Case 2: Only-If Part
  • Assume: T satisfies E
    • Let: T1 be T restricted to apply to only variables in E1
    • Let: T2 be T restricted to apply to only variables in E2
    • E = E1 E2 then either:
      • T satisfies E1 or T satisfies E2
    • W.L.O.G Assume: T satisfies E1
      • T1 can be extended to S1 which satisfies F1
case 2 only if part cont
Case 2: Only-If Part Cont.
  • Construct S for T
    • Rules for S will satisfy F
      •  variables x in F, S(x) = S1(x)
      • S(y) = 0 (i.e., all clauses of F derived from F2 true)
      •  variables x in F2 but not in F1, S(x) is T(x) if T(x) is defined (otherwise either 0 or 1)
  • S makes all clauses derived from the g’s true by Rule 1
  • S makes all clauses derived from the h’s true by Rule 2
  • S satisfies F!
case 2 if part
Case 2: If Part
  • Suppose: Truth assignment T for E is extended to truth assignment S for F and S satisfies F
  • T satisfies E whenever S satisfies F
  • Show: Time to construct F from E is at most quadratic in n (where n is the length of E)
case 2 if part cont
Case 2: If Part Cont.
  • Takes linear (in size of E) time to:
    • Splitting E into E1 and E2
    • Constructing F from F1 and F2
  • Let:
    • dn = upper bound on time to construct E1 and E2 plus construction of F
    • n = the length of E
case 2 if part cont37
Case 2: If Part Cont.
  • T(n): (a recurrence equation) time to construct F from any E
    • T(1) = T(2) ≤ e (for some constant e)
    • T(n) ≤ dn + cmax0<i<n-1(T(i)+T(n-1-i))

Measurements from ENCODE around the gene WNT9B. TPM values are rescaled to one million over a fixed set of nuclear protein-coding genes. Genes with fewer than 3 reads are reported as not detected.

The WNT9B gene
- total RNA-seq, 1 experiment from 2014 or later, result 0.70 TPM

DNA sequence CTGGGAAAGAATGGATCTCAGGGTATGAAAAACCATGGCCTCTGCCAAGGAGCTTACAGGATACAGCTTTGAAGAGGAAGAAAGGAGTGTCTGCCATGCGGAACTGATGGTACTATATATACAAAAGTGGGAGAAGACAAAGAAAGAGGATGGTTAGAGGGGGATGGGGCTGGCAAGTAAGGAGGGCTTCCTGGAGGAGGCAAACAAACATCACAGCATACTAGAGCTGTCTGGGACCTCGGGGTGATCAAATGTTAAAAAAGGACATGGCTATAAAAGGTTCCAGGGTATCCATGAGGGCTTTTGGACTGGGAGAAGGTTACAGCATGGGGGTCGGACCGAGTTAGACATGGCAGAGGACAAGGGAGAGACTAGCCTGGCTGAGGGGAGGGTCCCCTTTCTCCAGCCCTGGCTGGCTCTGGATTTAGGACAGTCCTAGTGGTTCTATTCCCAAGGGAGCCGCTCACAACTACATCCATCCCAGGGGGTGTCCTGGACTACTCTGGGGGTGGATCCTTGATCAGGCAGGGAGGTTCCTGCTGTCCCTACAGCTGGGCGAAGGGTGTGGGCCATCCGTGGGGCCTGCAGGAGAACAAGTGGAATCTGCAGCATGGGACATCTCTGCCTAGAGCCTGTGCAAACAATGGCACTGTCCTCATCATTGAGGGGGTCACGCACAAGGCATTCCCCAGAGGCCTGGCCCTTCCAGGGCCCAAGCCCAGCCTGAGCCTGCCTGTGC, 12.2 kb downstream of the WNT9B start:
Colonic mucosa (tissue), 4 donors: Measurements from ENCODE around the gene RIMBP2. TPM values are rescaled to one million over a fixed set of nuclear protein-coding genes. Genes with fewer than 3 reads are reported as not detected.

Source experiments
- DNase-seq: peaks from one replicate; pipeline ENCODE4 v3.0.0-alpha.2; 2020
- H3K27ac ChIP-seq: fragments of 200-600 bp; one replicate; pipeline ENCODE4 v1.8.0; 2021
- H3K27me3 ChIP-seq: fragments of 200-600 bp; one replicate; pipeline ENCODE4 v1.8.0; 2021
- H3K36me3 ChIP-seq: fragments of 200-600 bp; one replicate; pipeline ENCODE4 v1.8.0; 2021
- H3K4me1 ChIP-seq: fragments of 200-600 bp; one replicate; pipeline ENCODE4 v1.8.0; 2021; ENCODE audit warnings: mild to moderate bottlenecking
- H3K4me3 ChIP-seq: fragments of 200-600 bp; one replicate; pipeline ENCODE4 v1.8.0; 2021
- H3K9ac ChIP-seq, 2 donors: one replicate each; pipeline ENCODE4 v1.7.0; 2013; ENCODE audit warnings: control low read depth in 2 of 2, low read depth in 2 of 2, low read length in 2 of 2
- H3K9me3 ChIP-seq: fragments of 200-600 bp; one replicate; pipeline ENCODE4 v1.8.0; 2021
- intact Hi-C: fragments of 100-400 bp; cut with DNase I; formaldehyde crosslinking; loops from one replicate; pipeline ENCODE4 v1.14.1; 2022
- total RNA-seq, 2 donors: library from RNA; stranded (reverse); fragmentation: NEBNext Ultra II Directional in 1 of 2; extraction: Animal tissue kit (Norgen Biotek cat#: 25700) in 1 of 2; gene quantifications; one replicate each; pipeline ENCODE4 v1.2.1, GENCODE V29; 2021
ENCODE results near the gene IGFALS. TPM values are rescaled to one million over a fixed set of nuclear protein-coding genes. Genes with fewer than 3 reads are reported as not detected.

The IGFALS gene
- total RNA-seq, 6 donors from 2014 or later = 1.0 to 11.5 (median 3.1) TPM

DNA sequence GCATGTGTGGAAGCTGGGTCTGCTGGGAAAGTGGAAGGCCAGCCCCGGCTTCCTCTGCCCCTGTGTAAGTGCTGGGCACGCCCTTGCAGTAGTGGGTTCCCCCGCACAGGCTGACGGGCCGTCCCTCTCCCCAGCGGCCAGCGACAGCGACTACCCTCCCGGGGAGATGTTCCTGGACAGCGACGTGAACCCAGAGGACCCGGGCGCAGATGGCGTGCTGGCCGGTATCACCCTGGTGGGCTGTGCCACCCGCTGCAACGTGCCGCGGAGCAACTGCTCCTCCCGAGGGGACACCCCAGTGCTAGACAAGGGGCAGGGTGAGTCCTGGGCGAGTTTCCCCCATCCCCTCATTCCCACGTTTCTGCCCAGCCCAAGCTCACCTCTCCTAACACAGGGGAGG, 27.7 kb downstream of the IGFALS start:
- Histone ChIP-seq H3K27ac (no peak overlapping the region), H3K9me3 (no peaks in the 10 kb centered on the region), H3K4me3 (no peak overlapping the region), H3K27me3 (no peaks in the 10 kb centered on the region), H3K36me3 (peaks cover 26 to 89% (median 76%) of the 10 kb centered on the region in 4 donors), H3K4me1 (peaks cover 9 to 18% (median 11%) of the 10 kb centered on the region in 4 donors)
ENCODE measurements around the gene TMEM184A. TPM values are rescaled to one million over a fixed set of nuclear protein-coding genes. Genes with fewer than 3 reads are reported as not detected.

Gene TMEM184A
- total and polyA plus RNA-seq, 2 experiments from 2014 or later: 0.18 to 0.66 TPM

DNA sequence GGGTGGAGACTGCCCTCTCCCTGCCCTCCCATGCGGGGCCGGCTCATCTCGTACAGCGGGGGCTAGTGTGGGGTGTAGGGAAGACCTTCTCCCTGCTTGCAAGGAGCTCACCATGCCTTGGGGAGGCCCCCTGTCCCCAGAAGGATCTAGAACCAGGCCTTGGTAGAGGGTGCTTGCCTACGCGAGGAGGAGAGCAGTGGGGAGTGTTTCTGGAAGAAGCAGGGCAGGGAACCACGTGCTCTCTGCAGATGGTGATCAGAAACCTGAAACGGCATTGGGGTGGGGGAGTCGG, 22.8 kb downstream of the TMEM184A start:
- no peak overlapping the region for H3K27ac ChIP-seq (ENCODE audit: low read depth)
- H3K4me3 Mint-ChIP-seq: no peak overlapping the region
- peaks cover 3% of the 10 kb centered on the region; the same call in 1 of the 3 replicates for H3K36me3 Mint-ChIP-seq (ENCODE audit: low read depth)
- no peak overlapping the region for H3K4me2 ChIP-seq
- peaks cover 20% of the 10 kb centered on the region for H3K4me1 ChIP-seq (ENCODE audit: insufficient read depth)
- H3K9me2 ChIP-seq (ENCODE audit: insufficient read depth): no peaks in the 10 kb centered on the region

• For n≥3 where c is a constant such that it can be shown that T(n) ≤ cn2
  • T(1) & T(2): If E has 1 or 2 symbols, no recursion and process takes time e
  • Otherwise, conversion from E to F is:
    • E to E1 and E2, F to F1 and F2 => takes dn
    • 2 recursive conversions: E1 to F1 and E2 to F2
case 2 if part cont38
Case 2: If Part Cont.
  • There is a constant c such that for all n, T(n) ≤ cn2
  • Thus, the construction of F from E takes O(n2)!
theorem 10 15
Theorem 10.15
  • 3SAT is NP-Complete
  • Proof:
    • 3SAT is NP since SAT is NP
    • Reduce CSAT to 3SAT
proof
Proof:
  • Given a CNF expression E = e1…  ek, replace each clause ei to create a new expression F
    • ei = (x), introduce new variables u and v
      • Replace with (x+u+v)(x+u+ ¬v)(x+¬u+v)(x+¬u+¬v)
    • ei = (x+y), introduce new variable z
      • Replace with (x+y+z)(x+y+¬z)
    • ei = sum of 3 literals, no replacement needed
    • ei = (x1+…+xm) for some m>=4, introduce new variables y1, …, ym-3
      • Replace with (x1+x2+y1)(x3+¬y1+y2)(x4+¬y2+y3)…(xm-2+¬ym-4+ym-3)(xm-1+xm+ym-3)
proof cont
Proof Cont.
  • Thus, each instance of E of CSAT can be reduced to an instance of F of 3SAT such that F is satisfiable iff E is satisfiable
  • Construction time is linear in length of E
  • Since CSAT is NP-Complete, 3SAT is NP-complete!